Interviewing 1948 vets
Interviewing 1948 vets Peleg Levy

Who started the War of Independence? Shmuel Albeck says it was he – sort of.

Albeck, a Haganah officer, was in the paramilitary group's headquarters in Petach Tikva when the UN Partition Plan was approved on November 29, 1947. Following the vote, which amounted to an international recognition of the Jews' right to a homeland in the Land of Israel, Jews nationwide celebrated in the streets. The Palestinian Arab leadership, on the other hand, rejected the partition and hostilities erupted the very next day.

The incident that is seen as the opening salvo of the war was an attack on a Jewish bus going from Netanya to Jerusalem, which occurred near Lod. Six passengers were killed and nine were injured. Albeck recalled his part in what happened that night in an interview with the makers of a new film, By Air, Land, and Sea: Aliyah under the British Mandate:

“Everyone was married, I was single. After the (UN) declaration everyone danced in the streets. The city commander, Avraham Barkai told me: 'Shmulik, we're all married – why don't you stay on duty in the HQ tonight? I said OK.

“That night, at 4 a.m., four buses from Netanya were driving to Jerusalem and encountered an ambush. And this message reached me, and I instructed Military Intelligence to find out what happened.

“And the truth is that I didn't realize it until much later, when I said to myself – hold on, I had the privilege of starting the War of Independence!”

The interview is part of a huge project undertaken by Toldot Yisrael, a Jerusalem based nonprofit dedicated to recording and sharing the firsthand testimonies of the men and women who helped found the State of Israel. The interviews can be seen online as a series of 2-minute interviews:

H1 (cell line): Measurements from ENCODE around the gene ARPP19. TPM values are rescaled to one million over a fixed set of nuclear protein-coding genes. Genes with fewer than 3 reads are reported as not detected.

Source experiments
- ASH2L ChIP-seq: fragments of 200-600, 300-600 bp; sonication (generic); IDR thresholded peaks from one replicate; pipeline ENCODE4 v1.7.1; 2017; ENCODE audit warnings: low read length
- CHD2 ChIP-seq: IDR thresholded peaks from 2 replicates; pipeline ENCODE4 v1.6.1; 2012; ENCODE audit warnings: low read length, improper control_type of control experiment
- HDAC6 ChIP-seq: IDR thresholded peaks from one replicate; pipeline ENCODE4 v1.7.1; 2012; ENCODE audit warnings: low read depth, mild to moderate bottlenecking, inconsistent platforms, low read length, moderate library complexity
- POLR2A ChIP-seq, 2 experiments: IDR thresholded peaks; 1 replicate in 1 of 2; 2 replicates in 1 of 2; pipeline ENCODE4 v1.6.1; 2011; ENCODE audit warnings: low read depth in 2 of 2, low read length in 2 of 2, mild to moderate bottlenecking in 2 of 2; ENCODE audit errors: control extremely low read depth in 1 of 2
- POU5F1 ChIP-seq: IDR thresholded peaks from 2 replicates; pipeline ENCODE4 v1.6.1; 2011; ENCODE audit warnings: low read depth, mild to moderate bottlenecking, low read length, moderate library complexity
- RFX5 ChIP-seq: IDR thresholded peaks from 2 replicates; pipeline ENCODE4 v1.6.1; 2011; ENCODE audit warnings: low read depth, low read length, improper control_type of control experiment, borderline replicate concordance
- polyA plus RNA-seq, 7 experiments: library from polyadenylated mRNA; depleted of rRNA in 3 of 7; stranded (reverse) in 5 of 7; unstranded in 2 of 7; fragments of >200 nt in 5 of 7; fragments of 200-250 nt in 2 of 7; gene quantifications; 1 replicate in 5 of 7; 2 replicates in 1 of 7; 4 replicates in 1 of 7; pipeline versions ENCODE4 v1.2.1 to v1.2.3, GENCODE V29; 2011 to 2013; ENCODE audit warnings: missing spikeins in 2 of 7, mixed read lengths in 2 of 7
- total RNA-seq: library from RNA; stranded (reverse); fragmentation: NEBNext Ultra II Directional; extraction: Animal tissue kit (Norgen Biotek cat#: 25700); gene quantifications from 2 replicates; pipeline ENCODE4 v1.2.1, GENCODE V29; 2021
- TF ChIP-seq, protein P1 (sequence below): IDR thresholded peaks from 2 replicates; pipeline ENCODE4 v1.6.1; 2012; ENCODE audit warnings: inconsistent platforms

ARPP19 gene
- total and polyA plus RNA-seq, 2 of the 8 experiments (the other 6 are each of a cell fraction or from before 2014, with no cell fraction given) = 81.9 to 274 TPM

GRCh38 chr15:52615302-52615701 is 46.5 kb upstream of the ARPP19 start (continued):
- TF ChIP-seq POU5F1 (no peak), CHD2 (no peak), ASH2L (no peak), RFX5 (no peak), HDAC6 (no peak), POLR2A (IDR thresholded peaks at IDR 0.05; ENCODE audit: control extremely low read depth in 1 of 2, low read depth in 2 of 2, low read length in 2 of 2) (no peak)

Over 750 video interviews (more than 3,000 hours of footage) have been conducted so far and are housed in Israel's National Library. 

According to Toldt Yisrael's founder, Aryeh Halivni, "the educational potential of the project is just beginning to be tapped, with the release of a series of acclaimed educational documentaries, produced with the History Channel and accompanied by classroom discussion guides. The need for high quality educational material like this is apparent from the overwhelming response to these films, with over 500,000 views online."

"Toldot Yisrael’s greatest challenge is the march of time," he explained. "With every day that passes, the generation of 1948 is disappearing. The window of opportunity to record these fascinating stories is rapidly closing. When Toldot Yisrael was founded seven years ago, demographers estimated that our pool of interview candidates numbered 120,000. Today, more than 70% of those individuals are no longer with us. Statistically, one in seven interview candidates will not live through the coming year."

"Toldot Yisrael is making one last big push to complete the interview stage of the project by the coming summer. We are very excited about stage two of the project - putting the entire collection online where it will be searchable and available to the public. Together with Israel's National Library, our partner in this venture, we already have secured some significant financial commitments toward this next stage."

By Sea, On Land in the Air can be viewed online as well: